Three weeks after sweeping to re-election and claiming a four-year term as mayor of Pittsburgh, Luke Ravenstahl acknowledged that he and his wife Erin have separated.
"For some time, like many couples, Erin and I have been working hard to build a successful marriage and have faced the challenges associated with that. Sadly, Erin and I have decided that it is in our family's best interest to formally separate," the mayor said in a news release issued last night.
"As public people, we recognize that we must share this information. We have strived to work through our challenges and to do so as privately as possible. However, now reaching the decision to formally separate, we felt we should let Pittsburgh know," Mr. Ravenstahl said.
The mayor initially made the disclosure during an interview that aired last night with KDKA-TV, during which he acknowledged dealing with the pressures of living a public life and said his wife has not always been comfortable with the public nature of his job.
"She doesn't like the limelight," Mr. Ravenstahl told KDKA. "She didn't like the fact that I became the mayor. She doesn't like the public nature of position. She she would have liked it if I wasn't the mayor, if I wasn't a public figure."
The Ravenstahls were married in 2004. They lived in a three-bedroom home on Cerise Street in Summer Hill, in the northernmost fringe of the city. They have a son, Cooper, who was born a year ago.
In the KDKA interview, Mr. Ravenstahl was asked to respond to rumors of infidelity that have followed him.
"Erin and I have made a decision ... we're not going to sit here and answer questions and rumors ... Those things have been out there for some time. We have agreed to deal with this in a very personal way and will continue to do that," he said.
Mr. Ravenstahl told KDKA that the pressure of the world of politics had gotten so bad recently that he considered getting out of politics.
"When you're the mayor and a public figure, there are consequences. I was very close to not running for this office. My interest is in protecting my family," he said.
In a separate statement, Erin Ravenstahl said the decision to separate was a difficult one for the couple.
"I will always be Luke's friend and continue to share with him our love of our son, Cooper. We will continue to make sure that he is raised in a loving and supportive family. For his sake, and the sake of our entire family, I thank Pittsburgh for respecting our privacy and allowing us to deal with this as well as we can under difficult circumstances, made all the harder by the public nature of our family."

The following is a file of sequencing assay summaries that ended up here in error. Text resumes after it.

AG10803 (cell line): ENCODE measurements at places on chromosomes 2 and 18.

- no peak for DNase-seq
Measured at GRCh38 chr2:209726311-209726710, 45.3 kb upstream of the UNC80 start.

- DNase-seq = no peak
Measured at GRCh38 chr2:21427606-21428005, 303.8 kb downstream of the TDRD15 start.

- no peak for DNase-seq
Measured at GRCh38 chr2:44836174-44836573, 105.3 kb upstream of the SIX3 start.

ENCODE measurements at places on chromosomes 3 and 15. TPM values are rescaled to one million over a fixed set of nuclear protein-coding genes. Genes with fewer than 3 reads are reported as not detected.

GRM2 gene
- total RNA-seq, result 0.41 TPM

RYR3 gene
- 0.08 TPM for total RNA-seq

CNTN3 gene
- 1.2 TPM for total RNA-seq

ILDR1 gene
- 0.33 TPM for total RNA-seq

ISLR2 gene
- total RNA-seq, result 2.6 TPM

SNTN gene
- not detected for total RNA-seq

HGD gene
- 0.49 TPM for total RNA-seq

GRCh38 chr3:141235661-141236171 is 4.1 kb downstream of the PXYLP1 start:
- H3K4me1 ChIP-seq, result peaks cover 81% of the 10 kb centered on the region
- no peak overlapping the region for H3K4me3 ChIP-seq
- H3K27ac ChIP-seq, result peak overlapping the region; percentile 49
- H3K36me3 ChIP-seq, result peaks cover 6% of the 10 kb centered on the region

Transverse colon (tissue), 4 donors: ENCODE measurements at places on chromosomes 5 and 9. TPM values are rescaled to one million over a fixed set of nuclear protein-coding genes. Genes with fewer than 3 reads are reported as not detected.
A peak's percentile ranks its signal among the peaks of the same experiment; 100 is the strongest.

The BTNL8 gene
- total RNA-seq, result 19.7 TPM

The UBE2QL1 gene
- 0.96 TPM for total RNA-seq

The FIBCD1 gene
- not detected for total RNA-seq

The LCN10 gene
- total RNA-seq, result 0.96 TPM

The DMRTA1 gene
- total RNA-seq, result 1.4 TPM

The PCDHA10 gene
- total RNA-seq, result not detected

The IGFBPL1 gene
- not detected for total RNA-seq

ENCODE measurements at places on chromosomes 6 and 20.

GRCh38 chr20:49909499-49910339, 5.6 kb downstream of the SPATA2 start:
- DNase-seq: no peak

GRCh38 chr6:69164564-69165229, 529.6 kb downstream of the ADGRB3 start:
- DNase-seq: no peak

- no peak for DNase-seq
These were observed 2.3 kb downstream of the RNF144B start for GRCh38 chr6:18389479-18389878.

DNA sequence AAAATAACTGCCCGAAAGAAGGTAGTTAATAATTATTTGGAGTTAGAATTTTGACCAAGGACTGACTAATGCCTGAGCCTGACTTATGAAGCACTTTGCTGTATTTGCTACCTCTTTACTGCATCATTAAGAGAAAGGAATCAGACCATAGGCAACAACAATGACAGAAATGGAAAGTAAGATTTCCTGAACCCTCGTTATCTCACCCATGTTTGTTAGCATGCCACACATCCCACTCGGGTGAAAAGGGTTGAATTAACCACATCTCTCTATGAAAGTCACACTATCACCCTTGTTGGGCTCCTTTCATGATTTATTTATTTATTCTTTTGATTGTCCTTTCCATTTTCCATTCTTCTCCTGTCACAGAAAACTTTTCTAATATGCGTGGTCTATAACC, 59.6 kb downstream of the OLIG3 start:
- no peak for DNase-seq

She said she and her husband will not be making any further comments about their relationship.
"I sincerely hope that the public and the media will allow us to work through our issues as any family would -- in the privacy of our own homes. We thank you for your support and understanding during this difficult time," she said.
The couple said they have retained the services of attorney Richard A. Sprague to address privacy matters.
Mr. Ravenstahl and his wife began dating in their senior year at North Catholic High School. She was from Spring Hill, he from Observatory Hill. They said a love of sports and a reserved approach to social life united them.
While he attended college, Mrs. Ravenstahl worked, first as a bank teller, then an accounting secretary. She then enrolled in the Pittsburgh Beauty Academy and worked at a series of hair styling salons.
Mr. Ravenstahl was elected to City Council at age 23 and was inaugurated in January 2004. The Ravenstahls married six months later. He ascended to the mayor's office in September 2006, following the death of Bob O'Connor.
Sadie Gurman contributed to this report. Matthew P. Smith can be reached at firstname.lastname@example.org or 412-263-1738.